Physicist George Campbell Jr. was born on December 2, 1945, in Richmond, Virginia, to Lilia and George Campbell. George’s parent divorced when he was in elementary school. Because of the disappearance of his father’s financial support and his mother’s low-paying domestic job, Campbell grew up in dire poverty. After the family moved to Philadelphia, Pennsylvania, Campbell was labeled a “disruptive” child and often got in trouble in class and with the police. But his mother was convinced that he acted out because he was bored by unchallenging schoolwork, so she had him apply for the gifted students’ program at Philadelphia’s Central High School. He was accepted and was exposed to a whole new caliber of academics.
It was there that Campbell met representatives from Bell Telephone Laboratories, who visited the school to give science demonstrations to encourage students to consider careers in science and technology. Campbell was fascinated by these demonstrations, and when he won the four-year Simon Guggenheim Scholarship in 1963 (which would pay tuition and fees at the university of his choice), he decided to attend Drexel University to pursue a degree in engineering.
In his third year at Drexel, Campbell switched his major from engineering to physics and graduated in 1968. After graduating, Campbell became involved with the antiwar effort and spent the summer working at the Young Great Society offices in Philadelphia. At the end of that summer, he married his high school sweetheart, Mary Schmidt. Immediately after their marriage, he received military draft notice to fight in the Vietnam War. In order to apply for conscientious objector status, George and Mary took a Peace Corps assignment in Africa so George would not be sent to Vietnam.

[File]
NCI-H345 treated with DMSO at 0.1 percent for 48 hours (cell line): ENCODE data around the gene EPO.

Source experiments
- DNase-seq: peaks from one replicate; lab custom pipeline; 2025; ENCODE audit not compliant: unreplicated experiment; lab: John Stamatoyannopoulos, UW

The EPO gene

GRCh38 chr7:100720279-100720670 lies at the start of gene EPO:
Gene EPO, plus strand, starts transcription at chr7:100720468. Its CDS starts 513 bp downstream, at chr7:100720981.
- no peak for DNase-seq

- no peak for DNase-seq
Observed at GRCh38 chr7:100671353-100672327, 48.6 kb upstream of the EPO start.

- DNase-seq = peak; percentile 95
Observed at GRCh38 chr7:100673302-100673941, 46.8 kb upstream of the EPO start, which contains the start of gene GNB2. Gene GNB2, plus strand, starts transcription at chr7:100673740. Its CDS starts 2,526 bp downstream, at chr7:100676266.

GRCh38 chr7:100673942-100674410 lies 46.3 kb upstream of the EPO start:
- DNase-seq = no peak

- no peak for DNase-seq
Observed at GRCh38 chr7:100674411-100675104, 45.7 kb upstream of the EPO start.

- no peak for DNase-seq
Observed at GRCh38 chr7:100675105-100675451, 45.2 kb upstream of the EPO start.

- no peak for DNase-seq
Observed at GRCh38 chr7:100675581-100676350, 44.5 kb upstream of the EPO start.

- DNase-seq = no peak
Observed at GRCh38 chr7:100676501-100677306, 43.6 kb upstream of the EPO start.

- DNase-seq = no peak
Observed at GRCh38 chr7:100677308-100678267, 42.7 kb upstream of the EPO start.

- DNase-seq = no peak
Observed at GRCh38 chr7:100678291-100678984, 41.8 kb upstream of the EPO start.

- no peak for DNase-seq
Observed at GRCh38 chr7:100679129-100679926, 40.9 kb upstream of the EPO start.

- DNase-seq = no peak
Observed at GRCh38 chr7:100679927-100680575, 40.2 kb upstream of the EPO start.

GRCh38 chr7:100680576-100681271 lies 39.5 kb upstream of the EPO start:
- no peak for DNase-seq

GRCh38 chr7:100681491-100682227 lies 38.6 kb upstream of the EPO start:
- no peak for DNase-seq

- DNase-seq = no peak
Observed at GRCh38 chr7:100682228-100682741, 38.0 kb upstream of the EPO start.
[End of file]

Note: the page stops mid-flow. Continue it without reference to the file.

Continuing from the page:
George began teaching mathematics at the Nkumbi International College in Kabwe, Zambia, but quickly switched to physics and chemistry because he saw that they were underdeveloped departments at the college. In 1970 his first son, Garikai, was born, and in 1971 Campbell and his family returned to the United States.
After returning, George began graduate work in physics at Syracuse University in New York. Campbell studied the nature of Quarks and wrote three theory papers on Quarks during his time at Syracuse. He graduated with a PhD in theoretical physics from Syracuse in 1977.
Campbell began his U.S. teaching career, instructing undergraduate physics at Syracuse University but quickly negotiated a job at AT&T Bell Laboratories. During his twelve years at Bell, he helped develop the third generation of telecommunication satellites and served as a U.S. delegate to the International Telecommunications Union for several years.
After working at Bell Labs, he became president of the National Action Council for Minorities in Engineering (NACME), and under his guidance, NACME’s public funding nearly tripled and was awarded a U.S. Presidential Award for Excellence.
On July 1, 2000, Campbell became the first African American president of Cooper Union for the Advancement of Science, a private university in New York City. He held the presidency through June 2011, during which he reduced the campus’s carbon footprint by 40 percent and grew its endowment from $100 to $600 million.
Campbell currently serves on the board of directors of Consolidated, Inc., Barnes and Noble, Inc., and the Mitre Corporation. He and his wife Mary have three sons, the oldest of whom, Garikai, is a professor of mathematics and acting dean of students at Swarthmore College.